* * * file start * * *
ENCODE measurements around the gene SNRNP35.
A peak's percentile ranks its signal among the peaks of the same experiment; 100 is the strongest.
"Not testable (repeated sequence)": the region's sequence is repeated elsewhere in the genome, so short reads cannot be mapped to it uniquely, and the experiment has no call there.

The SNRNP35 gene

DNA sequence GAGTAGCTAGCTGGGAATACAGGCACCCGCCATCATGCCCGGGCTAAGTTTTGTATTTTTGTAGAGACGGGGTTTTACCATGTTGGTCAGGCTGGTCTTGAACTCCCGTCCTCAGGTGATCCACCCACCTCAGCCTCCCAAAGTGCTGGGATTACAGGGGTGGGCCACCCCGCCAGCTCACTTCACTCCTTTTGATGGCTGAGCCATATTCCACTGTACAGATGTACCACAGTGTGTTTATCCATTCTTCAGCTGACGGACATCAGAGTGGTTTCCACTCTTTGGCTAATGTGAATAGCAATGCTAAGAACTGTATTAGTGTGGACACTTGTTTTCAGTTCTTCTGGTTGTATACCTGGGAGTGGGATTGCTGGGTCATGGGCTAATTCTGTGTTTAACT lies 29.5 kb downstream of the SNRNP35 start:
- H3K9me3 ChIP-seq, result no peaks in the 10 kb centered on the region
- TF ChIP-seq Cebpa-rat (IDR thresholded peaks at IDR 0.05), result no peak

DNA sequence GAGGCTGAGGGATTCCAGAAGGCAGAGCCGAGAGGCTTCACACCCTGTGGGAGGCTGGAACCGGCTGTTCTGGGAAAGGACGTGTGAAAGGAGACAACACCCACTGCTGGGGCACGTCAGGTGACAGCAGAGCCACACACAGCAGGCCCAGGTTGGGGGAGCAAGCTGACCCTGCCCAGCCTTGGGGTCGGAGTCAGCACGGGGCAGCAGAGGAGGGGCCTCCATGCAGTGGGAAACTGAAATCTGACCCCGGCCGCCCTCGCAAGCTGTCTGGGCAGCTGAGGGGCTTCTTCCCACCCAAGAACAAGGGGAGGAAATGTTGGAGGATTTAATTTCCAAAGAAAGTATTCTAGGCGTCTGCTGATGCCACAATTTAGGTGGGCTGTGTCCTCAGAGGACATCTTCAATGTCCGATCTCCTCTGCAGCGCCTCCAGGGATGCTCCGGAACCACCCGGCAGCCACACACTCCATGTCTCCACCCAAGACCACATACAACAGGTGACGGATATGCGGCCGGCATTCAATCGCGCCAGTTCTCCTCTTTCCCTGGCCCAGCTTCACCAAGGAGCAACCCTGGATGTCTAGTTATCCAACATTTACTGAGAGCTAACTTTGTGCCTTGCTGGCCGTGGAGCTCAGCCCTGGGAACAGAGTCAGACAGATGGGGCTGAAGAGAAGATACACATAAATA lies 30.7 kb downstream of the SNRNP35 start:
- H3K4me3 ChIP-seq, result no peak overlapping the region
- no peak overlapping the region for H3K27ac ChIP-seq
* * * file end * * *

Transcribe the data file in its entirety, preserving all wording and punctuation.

ENCODE measurements around the gene SNRNP35.
A peak's percentile ranks its signal among the peaks of the same experiment; 100 is the strongest.
"Not testable (repeated sequence)": the region's sequence is repeated elsewhere in the genome, so short reads cannot be mapped to it uniquely, and the experiment has no call there.

The SNRNP35 gene

DNA sequence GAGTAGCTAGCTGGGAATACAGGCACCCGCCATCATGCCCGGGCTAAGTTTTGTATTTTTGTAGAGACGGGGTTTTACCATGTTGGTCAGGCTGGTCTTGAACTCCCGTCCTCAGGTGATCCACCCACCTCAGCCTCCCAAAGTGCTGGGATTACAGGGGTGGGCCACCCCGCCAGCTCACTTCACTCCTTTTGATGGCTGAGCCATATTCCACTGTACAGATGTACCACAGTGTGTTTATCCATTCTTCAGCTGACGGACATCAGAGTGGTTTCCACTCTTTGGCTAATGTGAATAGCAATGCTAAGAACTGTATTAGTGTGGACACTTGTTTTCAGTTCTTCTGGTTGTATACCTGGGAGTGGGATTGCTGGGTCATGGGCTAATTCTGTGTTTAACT lies 29.5 kb downstream of the SNRNP35 start:
- H3K9me3 ChIP-seq, result no peaks in the 10 kb centered on the region
- TF ChIP-seq Cebpa-rat (IDR thresholded peaks at IDR 0.05), result no peak

DNA sequence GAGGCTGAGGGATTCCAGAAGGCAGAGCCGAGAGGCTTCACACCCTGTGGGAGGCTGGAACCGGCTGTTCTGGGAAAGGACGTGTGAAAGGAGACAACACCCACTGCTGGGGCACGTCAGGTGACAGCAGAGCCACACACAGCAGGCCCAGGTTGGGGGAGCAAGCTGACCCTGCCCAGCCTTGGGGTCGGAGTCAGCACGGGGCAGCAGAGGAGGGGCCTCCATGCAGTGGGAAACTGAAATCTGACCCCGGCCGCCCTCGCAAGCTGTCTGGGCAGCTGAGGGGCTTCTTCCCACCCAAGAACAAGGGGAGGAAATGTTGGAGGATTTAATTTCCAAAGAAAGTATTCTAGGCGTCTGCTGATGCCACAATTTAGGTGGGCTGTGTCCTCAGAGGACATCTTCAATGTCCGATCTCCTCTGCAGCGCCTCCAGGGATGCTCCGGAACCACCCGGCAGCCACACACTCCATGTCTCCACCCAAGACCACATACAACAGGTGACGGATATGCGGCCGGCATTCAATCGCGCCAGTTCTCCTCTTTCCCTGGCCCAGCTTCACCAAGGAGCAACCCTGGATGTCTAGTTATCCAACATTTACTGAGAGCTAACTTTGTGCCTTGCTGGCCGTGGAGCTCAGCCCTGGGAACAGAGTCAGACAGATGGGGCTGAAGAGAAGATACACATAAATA lies 30.7 kb downstream of the SNRNP35 start:
- H3K4me3 ChIP-seq, result no peak overlapping the region
- no peak overlapping the region for H3K27ac ChIP-seq